World War II Norway Denmark United Kingdom France Poland Nazi Germany: Defeat German forces occupy Denmark. 1940–1945 Occupation of Denmark World War II United Kingdom Soviet Union Hungary Nazi Germany: Victory German forces withdrew at the end of World War II following their surrender to the Allies on 5 May 1945.
During World War II, Denmark was occupied by Nazi Germany, but was eventually liberated by British forces of the Allies in 1945, after which it joined the United Nations. In the aftermath of World War II, and with the emergence of the subsequent Cold War , Denmark was quick to join the military alliance of NATO as a founding member in 1949.
This is a list of Danish monarchs, that is; the kings and queens regnant of Denmark. This includes: The Kingdom of Denmark (up to 1397) Personal union of Denmark and Norway (1380–1397) The Kalmar Union (1397–1536) Union of Denmark, Norway and Sweden (1397–1523) Union of Denmark and Norway (1523–1536) The Kingdom of Denmark-Norway (1536 ...
- The Church and Currency
Family and early life
Many details about Sweyn's life are contested. Scholars disagree about the various, too often contradictory, accounts of his life given in sources from this era of history, such as the Anglo-Saxon Chronicle, Adam of Bremen's Deeds of the Bishops of Hamburg, and the Heimskringla, a 13th-century work by Icelandic author Snorri Sturluson. Conflicting accounts of Sweyn's later life also appear in the Encomium Emmae Reginae, an 11th-century Latin encomium in honour of his son king Cnut's queen Emm...
Invasions of England
The "Chronicle of John of Wallingford" (ca. 1225–1250) records Sweyn's involvement in raids against England during 1002–1005, 1006–1007, and 1009–1012 to revenge the St. Brice's Day massacre of England's Danish inhabitants in November 1002. Sweyn was believed to have had a personal interest in the atrocities, with his sister Gunhildeand her husband possibly amongst the victims. Sweyn campaigned in Wessex and East Anglia in 1003–1004, but a famine forced him to return to Denmark in 1005. Furth...
On the northern edges of the relatively recent Holy Roman Empire, with its roots in Charlemagne's conquests about two hundred years prior to Sweyn's time, Sweyn Forkbeard had coins made with an image in his likeness. The Latininscription on the coins read, "ZVEN REX AD DENER", which translates as "Sven, king of the Danes". Sweyn's father, Harald Bluetooth, was the first of the Scandinavian kings to accept Christianity officially, in the early or mid-960s. According to Adam of Bremen, an 11th-century historian, Harald's son Sweyn was baptised Otto, in tribute to the German king Otto I, who was the first Holy Roman Emperor. Forkbeard is never known to have officially made use of this Christian name.
Adam of Bremen's writings about Sweyn and his father may have been influenced by Adam's desire to emphasise Sweyn's father Harald as a candidate for sainthood. He claimed that Sweyn, who was baptised along with his father, was a heathen.. This may have been true, as much of Scandinavia was paganat the time, but there are no data to corroborate the assertion. German and French records support that Harald Bluetooth was baptised. According to Adam, Sweyn was punished by God for leading the uprising which led to king Harald's death, and had to spend "fourteen years" abroad – perhaps a Biblical reference from an ecclesiasticalwriter, as it refers to the symbolic number seven. Adam purports that Sweyn was shunned by all those with whom he sought refuge, but was finally allowed to live for a while in Scotland. Adam's intention appeared to be to show that Sweyn belonged with heathens and was not fit to rule a Christian country. According to Adam, Sweyn only achieved success as a ruler after...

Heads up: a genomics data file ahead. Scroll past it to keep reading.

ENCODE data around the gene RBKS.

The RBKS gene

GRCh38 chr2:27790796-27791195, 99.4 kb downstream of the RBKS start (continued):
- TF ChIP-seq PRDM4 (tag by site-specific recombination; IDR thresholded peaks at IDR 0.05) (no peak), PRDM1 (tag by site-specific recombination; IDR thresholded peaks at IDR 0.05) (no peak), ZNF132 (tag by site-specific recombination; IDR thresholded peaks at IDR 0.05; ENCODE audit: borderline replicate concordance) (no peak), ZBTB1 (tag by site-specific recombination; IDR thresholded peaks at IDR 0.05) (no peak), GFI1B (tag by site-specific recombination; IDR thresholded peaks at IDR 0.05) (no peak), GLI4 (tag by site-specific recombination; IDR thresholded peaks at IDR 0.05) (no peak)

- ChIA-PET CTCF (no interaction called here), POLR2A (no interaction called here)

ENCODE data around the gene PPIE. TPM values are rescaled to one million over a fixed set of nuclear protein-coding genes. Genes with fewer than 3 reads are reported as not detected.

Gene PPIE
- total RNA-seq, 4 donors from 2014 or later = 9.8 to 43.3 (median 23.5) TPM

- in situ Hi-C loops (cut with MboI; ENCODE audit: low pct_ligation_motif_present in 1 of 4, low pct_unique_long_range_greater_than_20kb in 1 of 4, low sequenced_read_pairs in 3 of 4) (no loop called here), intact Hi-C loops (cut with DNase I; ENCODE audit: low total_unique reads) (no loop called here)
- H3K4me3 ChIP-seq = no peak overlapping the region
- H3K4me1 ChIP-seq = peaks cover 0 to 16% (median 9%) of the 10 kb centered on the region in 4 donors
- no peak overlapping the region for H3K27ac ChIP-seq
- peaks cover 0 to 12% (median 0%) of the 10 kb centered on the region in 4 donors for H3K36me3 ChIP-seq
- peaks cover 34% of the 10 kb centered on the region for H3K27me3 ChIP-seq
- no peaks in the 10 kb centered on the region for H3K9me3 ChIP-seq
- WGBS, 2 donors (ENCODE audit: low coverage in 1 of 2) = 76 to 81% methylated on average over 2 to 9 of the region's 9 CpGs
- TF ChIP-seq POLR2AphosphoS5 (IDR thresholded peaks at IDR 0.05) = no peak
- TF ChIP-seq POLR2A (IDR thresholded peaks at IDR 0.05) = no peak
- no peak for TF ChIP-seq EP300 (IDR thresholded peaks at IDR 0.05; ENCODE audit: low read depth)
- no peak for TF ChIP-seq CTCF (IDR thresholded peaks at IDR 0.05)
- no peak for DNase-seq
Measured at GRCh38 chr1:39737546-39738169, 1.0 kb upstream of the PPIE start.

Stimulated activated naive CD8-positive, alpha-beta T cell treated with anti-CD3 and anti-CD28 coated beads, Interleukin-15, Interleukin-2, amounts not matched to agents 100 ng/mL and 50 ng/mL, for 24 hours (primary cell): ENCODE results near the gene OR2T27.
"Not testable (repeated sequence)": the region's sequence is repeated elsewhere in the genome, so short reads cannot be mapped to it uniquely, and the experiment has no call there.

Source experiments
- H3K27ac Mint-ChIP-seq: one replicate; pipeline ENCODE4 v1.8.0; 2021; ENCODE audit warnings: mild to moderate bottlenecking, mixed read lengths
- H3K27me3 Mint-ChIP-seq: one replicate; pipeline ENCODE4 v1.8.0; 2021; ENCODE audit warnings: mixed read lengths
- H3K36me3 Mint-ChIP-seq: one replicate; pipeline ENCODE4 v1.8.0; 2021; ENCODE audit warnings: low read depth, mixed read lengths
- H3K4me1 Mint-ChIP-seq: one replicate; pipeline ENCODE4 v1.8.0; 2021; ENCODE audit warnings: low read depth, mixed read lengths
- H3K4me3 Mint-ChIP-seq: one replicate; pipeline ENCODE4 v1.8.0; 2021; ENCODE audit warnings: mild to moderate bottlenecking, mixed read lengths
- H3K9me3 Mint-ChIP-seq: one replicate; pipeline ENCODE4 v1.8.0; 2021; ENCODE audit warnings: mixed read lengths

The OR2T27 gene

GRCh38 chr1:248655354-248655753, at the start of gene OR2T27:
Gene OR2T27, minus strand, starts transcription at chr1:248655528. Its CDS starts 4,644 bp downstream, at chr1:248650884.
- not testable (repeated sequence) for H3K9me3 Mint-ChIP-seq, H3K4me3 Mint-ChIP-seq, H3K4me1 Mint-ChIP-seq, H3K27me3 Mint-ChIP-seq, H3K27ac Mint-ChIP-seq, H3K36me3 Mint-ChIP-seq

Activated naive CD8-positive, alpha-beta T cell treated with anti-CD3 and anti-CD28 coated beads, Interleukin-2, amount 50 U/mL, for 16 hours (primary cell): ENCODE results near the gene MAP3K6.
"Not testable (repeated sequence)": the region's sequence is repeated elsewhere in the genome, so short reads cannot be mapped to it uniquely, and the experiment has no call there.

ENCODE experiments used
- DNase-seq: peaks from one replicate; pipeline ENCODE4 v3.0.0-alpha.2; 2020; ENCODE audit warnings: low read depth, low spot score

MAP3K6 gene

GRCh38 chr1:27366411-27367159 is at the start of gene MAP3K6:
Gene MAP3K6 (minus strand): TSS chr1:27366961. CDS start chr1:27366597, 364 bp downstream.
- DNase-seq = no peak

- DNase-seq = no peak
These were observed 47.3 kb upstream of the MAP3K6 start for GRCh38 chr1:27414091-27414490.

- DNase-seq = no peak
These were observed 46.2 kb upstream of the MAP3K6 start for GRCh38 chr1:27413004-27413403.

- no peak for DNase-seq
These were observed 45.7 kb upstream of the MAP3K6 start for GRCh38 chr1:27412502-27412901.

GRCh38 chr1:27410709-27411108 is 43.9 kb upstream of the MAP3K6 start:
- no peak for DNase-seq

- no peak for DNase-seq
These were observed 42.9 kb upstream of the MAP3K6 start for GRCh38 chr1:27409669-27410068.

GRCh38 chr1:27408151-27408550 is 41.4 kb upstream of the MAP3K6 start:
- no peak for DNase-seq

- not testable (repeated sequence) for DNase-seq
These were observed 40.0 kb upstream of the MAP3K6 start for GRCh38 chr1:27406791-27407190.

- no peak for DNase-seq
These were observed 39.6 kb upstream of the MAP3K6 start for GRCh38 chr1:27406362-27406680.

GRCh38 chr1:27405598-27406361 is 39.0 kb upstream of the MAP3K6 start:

Sweyn had eight children with Sigrid the Haughty and Gunhild of Wenden: 1. Harald 2. Cnut 3. Gytha 4. Gunnhild 5. Santslaue 6. Thyra 7. Estrid 8. daughter (name unknown)
- c. 960 Denmark
- Sweyn Forkbeard
- Harald II, Cnut the Great
In 1657, during the Second Northern War, King Frederick III launched a war of revenge against Sweden which turned into a complete disaster. The war became a disaster for two reasons: Primarily, because Denmark's new powerful ally, the Netherlands , remained neutral as Denmark was the aggressor and Sweden the defender.
World War II. In the Second World War, after Nazi Germany occupied the whole of Denmark, there was agitation by local Nazi leaders in Schleswig-Holstein to restore the pre-World War I border and re-annex to Germany the areas granted to Denmark after the plebiscite, as the Germans did in Alsace-Lorraine in the same period.
Skjalm Hvide (before 1045 – c. 1113), was the Earl of Zealand in Denmark in the end of the Viking Age (793–1066) and up to his death. Skjalm's father was Toke Trylle, whose father was Slag (or Slau, or he may have been called by both names), based on Absalon, a medieval account scanned, translated and published by Google.
The Wendish Crusade (German: Wendenkreuzzug) was a military campaign in 1147, one of the Northern Crusades and a part of the Second Crusade, led primarily by the Kingdom of Germany within the Holy Roman Empire and directed against the Polabian Slavs (or "Wends").
Valdemar was a possible contender to the throne. The other pretenders to the throne were: Sweyn III Grathe, the son of King Eric II of Denmark and Canute V, the son of Magnus I of Sweden both of which declared themselves as kings of Denmark in 1146. The civil war lasted the better part of ten years.
Estrid Svendsdatter of Denmark (Estrith, Astrith: 990/997 – 1057/1073), was a Danish princess and titular Queen, a Russian princess and, possibly, Duchess of Normandy by marriage. She was the daughter of Sweyn Forkbeard and perhaps Gunhild of Wenden and sister of Cnut the Great .